Samantha Chen, from QUT's Centre for Accident Research & Road Safety, is leading a research project to design an intelligent transport system that seeks to reduce the number of curve-related crashes on our roads.
"We are developing a computer model that analyses situational driver behaviour and proposes real-time countermeasures to minimise fatalities and casualties," Chen said.
"The main innovation of our system is that it integrates information about driver behaviour, vehicle dynamics, environment and crash history from IAG (an insurance company), to assess and monitor crash risk.
"This approach could allow the driver to have sufficient time to react promptly, and therefore has the potential to promote safe driving and reduce curve-related injuries and fatalities," she claims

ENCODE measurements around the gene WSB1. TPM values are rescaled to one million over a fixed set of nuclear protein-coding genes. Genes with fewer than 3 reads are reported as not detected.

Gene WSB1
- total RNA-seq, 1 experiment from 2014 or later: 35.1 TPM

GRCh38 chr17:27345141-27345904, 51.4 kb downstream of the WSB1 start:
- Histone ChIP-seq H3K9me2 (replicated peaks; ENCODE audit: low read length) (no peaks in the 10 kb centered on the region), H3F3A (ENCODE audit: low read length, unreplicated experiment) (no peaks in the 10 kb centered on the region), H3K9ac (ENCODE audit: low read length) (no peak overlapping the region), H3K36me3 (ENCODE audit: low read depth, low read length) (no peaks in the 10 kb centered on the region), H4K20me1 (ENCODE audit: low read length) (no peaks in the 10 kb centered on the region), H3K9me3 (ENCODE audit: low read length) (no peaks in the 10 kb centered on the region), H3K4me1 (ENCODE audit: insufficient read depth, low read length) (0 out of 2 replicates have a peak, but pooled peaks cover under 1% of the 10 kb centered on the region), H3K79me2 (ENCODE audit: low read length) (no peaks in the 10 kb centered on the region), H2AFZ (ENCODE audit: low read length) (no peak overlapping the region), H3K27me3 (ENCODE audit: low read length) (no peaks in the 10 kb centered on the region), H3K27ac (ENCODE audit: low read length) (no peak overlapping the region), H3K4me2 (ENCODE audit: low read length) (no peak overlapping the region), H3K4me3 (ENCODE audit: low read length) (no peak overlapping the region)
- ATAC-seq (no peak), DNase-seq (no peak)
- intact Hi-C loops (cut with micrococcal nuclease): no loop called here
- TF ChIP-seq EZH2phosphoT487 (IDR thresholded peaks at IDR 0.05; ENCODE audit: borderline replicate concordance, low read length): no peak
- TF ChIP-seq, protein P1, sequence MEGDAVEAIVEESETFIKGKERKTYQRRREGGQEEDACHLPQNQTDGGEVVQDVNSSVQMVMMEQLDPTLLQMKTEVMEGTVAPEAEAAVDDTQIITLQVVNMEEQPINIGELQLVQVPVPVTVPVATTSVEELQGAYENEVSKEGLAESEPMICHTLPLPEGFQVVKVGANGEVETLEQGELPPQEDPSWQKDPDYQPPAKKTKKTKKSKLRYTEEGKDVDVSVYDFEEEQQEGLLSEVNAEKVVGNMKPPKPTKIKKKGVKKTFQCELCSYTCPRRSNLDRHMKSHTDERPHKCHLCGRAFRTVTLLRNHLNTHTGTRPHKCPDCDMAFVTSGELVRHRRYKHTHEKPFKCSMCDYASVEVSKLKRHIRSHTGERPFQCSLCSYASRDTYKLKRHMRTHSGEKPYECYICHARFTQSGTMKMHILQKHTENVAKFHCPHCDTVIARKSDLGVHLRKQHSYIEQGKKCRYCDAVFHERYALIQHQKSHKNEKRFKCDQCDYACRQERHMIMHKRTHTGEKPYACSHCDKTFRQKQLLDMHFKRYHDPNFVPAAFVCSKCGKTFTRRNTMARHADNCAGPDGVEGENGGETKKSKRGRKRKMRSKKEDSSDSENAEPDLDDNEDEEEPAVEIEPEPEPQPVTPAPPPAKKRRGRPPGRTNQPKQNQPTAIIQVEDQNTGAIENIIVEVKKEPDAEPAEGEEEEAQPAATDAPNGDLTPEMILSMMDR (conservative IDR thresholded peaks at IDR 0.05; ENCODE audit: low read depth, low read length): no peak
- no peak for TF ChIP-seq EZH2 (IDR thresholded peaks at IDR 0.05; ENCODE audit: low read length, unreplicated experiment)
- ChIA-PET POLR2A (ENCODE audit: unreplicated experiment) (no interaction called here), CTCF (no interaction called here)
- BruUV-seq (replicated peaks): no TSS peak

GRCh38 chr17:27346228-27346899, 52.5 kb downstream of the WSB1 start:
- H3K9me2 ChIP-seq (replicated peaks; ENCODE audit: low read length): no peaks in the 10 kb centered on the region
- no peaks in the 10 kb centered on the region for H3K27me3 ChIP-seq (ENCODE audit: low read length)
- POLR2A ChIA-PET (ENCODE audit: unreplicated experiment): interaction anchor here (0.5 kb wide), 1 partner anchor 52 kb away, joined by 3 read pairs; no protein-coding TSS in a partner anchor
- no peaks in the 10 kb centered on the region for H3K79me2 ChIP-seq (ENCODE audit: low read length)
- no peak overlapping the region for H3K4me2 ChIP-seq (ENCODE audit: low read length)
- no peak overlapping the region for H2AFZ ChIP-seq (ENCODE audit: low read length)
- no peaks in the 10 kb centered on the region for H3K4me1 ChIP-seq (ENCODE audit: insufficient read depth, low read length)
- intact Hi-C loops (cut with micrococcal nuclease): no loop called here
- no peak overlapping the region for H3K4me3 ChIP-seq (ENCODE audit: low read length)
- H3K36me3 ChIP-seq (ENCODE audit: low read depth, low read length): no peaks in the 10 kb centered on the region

"[The system] can determine an intervention according to a risk assessment score which will be transferred to the vehicle to warn the driver, or to correct the mistake automatically for the driver."
"For example if a crash occurred on a particular curve in the past and a driver was approaching that same location or a similar location, then the system would be able to determine that the driver was facing a high-risk situation," she said.
Chen claims the Australian Transport Safety Bureau reports that intelligent transport systems (such as hers) should bring benefits worth a total of at least $14.5 billion by 2012 - thus making it a financially viable option for Australia